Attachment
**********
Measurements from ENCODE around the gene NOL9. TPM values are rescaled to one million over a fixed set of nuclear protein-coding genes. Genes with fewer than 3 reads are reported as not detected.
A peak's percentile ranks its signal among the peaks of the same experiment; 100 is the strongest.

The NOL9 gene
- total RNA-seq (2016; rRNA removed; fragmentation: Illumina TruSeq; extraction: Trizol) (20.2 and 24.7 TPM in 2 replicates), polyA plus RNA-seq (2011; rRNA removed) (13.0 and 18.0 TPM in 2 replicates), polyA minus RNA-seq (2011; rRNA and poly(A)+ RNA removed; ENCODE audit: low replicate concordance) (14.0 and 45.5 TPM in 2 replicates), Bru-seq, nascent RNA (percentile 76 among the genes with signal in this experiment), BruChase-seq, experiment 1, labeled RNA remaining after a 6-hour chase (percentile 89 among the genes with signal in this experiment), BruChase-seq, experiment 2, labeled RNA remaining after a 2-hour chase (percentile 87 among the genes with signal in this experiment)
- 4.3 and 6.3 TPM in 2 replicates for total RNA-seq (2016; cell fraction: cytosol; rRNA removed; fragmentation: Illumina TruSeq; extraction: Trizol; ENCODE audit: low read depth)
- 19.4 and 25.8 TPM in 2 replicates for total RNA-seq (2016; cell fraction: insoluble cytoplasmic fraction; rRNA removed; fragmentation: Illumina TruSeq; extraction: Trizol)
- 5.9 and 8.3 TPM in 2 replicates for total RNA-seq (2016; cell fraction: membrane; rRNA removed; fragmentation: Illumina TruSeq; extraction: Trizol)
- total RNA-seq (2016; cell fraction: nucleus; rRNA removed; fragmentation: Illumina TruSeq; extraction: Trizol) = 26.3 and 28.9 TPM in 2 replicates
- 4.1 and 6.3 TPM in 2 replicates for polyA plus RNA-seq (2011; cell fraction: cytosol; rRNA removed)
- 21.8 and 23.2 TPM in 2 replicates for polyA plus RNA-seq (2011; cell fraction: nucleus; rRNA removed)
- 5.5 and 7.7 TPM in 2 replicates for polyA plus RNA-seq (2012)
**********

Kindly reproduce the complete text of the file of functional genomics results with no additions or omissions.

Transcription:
Measurements from ENCODE around the gene NOL9. TPM values are rescaled to one million over a fixed set of nuclear protein-coding genes. Genes with fewer than 3 reads are reported as not detected.
A peak's percentile ranks its signal among the peaks of the same experiment; 100 is the strongest.

The NOL9 gene
- total RNA-seq (2016; rRNA removed; fragmentation: Illumina TruSeq; extraction: Trizol) (20.2 and 24.7 TPM in 2 replicates), polyA plus RNA-seq (2011; rRNA removed) (13.0 and 18.0 TPM in 2 replicates), polyA minus RNA-seq (2011; rRNA and poly(A)+ RNA removed; ENCODE audit: low replicate concordance) (14.0 and 45.5 TPM in 2 replicates), Bru-seq, nascent RNA (percentile 76 among the genes with signal in this experiment), BruChase-seq, experiment 1, labeled RNA remaining after a 6-hour chase (percentile 89 among the genes with signal in this experiment), BruChase-seq, experiment 2, labeled RNA remaining after a 2-hour chase (percentile 87 among the genes with signal in this experiment)
- 4.3 and 6.3 TPM in 2 replicates for total RNA-seq (2016; cell fraction: cytosol; rRNA removed; fragmentation: Illumina TruSeq; extraction: Trizol; ENCODE audit: low read depth)
- 19.4 and 25.8 TPM in 2 replicates for total RNA-seq (2016; cell fraction: insoluble cytoplasmic fraction; rRNA removed; fragmentation: Illumina TruSeq; extraction: Trizol)
- 5.9 and 8.3 TPM in 2 replicates for total RNA-seq (2016; cell fraction: membrane; rRNA removed; fragmentation: Illumina TruSeq; extraction: Trizol)
- total RNA-seq (2016; cell fraction: nucleus; rRNA removed; fragmentation: Illumina TruSeq; extraction: Trizol) = 26.3 and 28.9 TPM in 2 replicates
- 4.1 and 6.3 TPM in 2 replicates for polyA plus RNA-seq (2011; cell fraction: cytosol; rRNA removed)
- 21.8 and 23.2 TPM in 2 replicates for polyA plus RNA-seq (2011; cell fraction: nucleus; rRNA removed)
- 5.5 and 7.7 TPM in 2 replicates for polyA plus RNA-seq (2012)